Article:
First, let's agree on what it means to be an effective product manager.
Effective PMs are great at identifying opportunities, turning them into solutions, rallying the team(s) to get the product to market fast, and avoiding distractions.
Good. That's your answer right there.
To become an effective PM, level up the following skills:
- Identifying opportunities.
- Coming up with solutions.
- Getting people on board, motivated, and moving in the right direction.
- Staying focused on the right things.
Let's go through them one by one.
Product management isn't about doing what you're told to do. It's about figuring out what to do, then finding a way to do it.
There are great inventors, and there are great entrepreneurs, and as a PM you're kinda both. While Henry Ford didn't invent the first car, he did figure out a way to mass-produce cars, which created a market for them. The Wright brothers were inventors and entrepreneurs, even if Wright airplanes weren't exactly Model T's.
No one's going to tell you what success means for your product. You might not even know what the product will be in the first place. It's up to you to find this out.
So how do you identify opportunities?
You interact with people. You talk, you observe, you listen. You interact with your current and past customers, your competitors' users, your leads, your market.
And you aim to prove yourself wrong. If you do a good job at trying to prove yourself wrong and your idea still stands, you might be onto something.
You interact with ideas. You read, you research, you analyze. First you go broad, then you go deep. You learn to create connections between diverse ideas.
That's how you identify opportunities others have missed.
You interact with products. You look at what others are doing, and at what they're not doing. Why are they not doing it? Is their reason for not doing it good enough?
And you think!
Great PMs think big. Great PMs think out of the box. Great PMs are creative as much as they're analytical. Great PMs are both visionary and detail-oriented, and can switch between these modes with little overhead.
Coming up with solutions
Average PMs build features, great PMs solve problems. Big difference!
A feature is what your product does. A solution is what your user needs.
It's one thing to listen to your stakeholders (including your users) and come up with a plan to build what they want from you. It's a different thing to listen to them and figure up what their problem is, and what would make for a great solution.
In many cases, what you build will be similar to what they ask for. In other cases, what your users claim they want will have little to do with what they actually need. Henry Ford didn't say the famous "faster horses" line but the point still stands:
Effective PMs are great at figuring out what users really need.
How do you come up with solutions? (You're not gonna believe this!)
Yep, you talk to people. What would PMs do if language hadn't been invented?
Great products aren't built in a vacuum. You don't strategize, analyze, and philosophize in a cave for a decade and emerge with a knee-length beard clutching the Solution in your hands. You talk to people, you observe them, and you listen to understand. Solutionizing is a creative process.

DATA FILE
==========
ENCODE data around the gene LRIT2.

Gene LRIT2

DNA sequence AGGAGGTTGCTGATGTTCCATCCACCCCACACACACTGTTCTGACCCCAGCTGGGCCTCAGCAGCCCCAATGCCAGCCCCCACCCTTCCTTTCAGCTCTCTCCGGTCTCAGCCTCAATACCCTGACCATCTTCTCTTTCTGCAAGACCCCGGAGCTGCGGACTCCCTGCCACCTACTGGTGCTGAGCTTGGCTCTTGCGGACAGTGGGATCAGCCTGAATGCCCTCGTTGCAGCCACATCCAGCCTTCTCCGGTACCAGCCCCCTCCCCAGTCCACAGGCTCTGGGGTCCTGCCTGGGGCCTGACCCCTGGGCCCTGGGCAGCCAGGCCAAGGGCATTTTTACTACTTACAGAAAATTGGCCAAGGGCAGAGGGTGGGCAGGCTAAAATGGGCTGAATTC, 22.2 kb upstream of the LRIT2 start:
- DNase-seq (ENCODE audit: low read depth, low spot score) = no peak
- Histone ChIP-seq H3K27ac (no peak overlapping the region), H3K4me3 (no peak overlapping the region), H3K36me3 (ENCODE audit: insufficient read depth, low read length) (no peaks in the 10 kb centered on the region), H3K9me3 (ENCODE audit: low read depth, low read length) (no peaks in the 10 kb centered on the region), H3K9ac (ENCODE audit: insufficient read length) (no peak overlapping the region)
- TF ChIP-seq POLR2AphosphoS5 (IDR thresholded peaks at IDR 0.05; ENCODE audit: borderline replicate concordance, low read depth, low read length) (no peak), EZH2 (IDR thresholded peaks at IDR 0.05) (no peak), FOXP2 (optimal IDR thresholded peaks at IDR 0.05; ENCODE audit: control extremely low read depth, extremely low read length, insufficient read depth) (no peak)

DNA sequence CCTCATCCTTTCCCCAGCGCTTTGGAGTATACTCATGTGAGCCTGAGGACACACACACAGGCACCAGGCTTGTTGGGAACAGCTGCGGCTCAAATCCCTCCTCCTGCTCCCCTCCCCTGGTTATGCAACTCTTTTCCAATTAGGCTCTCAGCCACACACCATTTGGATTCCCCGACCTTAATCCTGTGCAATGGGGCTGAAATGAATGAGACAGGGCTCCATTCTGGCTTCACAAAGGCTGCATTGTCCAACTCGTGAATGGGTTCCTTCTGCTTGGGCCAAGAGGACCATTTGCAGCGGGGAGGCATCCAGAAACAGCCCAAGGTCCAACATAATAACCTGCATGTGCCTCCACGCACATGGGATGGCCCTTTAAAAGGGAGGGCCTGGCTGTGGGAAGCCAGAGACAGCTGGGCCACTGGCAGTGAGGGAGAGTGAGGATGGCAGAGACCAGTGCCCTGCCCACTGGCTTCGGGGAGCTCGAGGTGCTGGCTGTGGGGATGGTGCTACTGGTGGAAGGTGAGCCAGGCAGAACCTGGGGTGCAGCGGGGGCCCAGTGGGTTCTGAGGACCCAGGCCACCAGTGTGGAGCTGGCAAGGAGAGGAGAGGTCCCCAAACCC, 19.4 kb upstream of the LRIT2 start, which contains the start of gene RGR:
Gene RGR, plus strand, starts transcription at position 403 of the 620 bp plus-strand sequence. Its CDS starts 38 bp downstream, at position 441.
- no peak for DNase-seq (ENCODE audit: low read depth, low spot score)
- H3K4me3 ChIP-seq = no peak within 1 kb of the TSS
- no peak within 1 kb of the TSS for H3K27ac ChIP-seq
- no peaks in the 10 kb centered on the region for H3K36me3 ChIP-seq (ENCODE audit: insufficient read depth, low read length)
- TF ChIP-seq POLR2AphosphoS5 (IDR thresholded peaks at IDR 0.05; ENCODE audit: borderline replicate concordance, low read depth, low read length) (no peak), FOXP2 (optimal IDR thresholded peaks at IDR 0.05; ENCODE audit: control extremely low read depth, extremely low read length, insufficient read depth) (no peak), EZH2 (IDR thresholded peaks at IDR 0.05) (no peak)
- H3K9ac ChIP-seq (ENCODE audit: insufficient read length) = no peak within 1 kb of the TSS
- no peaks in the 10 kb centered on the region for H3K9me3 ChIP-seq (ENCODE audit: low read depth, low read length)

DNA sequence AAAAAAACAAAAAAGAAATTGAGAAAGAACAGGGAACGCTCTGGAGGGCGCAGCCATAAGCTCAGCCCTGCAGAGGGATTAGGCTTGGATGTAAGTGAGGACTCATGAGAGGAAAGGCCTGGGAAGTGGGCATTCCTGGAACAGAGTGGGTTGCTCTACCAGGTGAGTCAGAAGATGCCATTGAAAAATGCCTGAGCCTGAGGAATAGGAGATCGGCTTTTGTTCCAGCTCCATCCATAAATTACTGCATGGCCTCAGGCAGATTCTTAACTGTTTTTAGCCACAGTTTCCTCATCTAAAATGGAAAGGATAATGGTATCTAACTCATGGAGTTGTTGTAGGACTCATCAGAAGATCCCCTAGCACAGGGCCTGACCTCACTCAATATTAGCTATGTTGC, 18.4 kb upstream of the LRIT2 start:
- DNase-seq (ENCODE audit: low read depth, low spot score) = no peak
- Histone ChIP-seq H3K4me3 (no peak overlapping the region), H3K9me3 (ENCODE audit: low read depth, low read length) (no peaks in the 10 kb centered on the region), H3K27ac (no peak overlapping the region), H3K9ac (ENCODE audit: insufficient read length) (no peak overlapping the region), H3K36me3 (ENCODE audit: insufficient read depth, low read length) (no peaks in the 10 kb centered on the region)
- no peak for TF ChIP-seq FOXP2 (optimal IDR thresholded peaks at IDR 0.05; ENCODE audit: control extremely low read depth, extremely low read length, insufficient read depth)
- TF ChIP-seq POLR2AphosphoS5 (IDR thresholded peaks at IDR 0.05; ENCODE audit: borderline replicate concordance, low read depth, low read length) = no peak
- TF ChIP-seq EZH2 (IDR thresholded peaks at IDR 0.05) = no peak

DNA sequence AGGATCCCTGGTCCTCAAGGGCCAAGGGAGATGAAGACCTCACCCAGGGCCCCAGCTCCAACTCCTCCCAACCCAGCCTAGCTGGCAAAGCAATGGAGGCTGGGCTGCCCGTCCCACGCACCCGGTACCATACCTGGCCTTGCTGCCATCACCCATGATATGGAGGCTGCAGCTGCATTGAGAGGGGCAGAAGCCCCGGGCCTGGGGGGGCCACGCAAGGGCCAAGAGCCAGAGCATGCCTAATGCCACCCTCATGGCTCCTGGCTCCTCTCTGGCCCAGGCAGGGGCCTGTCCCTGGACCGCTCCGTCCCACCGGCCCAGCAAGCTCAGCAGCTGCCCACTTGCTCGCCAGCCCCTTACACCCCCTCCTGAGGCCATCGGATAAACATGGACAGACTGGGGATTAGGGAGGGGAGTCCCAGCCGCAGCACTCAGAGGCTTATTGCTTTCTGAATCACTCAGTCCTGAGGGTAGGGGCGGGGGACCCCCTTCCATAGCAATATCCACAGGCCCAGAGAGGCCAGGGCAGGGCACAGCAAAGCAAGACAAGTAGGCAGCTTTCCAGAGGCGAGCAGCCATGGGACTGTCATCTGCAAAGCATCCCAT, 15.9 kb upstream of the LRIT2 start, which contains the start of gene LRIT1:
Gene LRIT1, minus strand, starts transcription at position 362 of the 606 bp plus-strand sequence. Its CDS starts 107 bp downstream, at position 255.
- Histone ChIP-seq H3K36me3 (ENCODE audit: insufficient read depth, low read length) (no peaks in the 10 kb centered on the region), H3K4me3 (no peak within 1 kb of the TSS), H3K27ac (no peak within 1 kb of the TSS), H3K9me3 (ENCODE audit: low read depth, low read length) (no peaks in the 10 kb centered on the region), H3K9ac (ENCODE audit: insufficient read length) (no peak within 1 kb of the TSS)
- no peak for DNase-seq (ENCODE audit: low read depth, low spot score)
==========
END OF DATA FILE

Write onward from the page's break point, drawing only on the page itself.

Then, you validate your solution idea.
When you think you're onto something, you take your idea, bring it to the people, and see what they have to say. If they like it, there's your product. If they pelt you with rotten tomatoes, you go back and iterate.
Getting people going
Solopreneurs and indie creators build their products themselves. Good on them! When you cross into entrepreneurship and product management territory, you're part of an ecosystem of people.
Simply getting your shit done fast doesn't make you an effective PM. What makes you an effective PM is being great at communicating, negotiating, mediating, and motivating people to get their shit done fast, and making sure they're all moving in the right direction and towards a shared goal.
How do you rally people?
Soft skills plus a goal-oriented mindset. To be a great PM, you need a combination of both. If you don't, you're either a happy-go-lucky "all talk no action" PM, or an uncompromising killjoy. You can still go far by maxing out soft skills OR relentlessness, but you probably won't be known for being an effective PM if you do.
Staying focused on the right things
Great PMs say no to 99% of feature requests, right? True, but this isn't the full picture. There’s more!
The avalanche of requests you'll face from all directions is just one source of distractions, the external one. The other source is the internal one. Your own brain playing against you by offering a million things to think about and activities to engage in at any given moment. A blessing when brainstorming, a curse when you need to stay focused.
If you've ever played with a puppy, you know what a distractible brain looks like. Dogs are taught the "watch me" command to get their attention, and as a PM you'd benefit from it, too. I’m a PM who loves dogs, trust me.
How do you avoid getting derailed by distractions?
You can't just ignore them outright, that's how you miss important insights. Instead, have a system to collect feedback as it pours in, set aside time to process it on a regular basis, and stick to your priorities aggressively.
What should your priorities be? If they haven't been established and communicated directly, you can glean them from your company's vision, mission, and strategy. Still no idea? I've got bad news for you.
And that’s how you become an effective PM:
Learn to identify opportunities, come up with solutions, rally your team around them, and stay focused!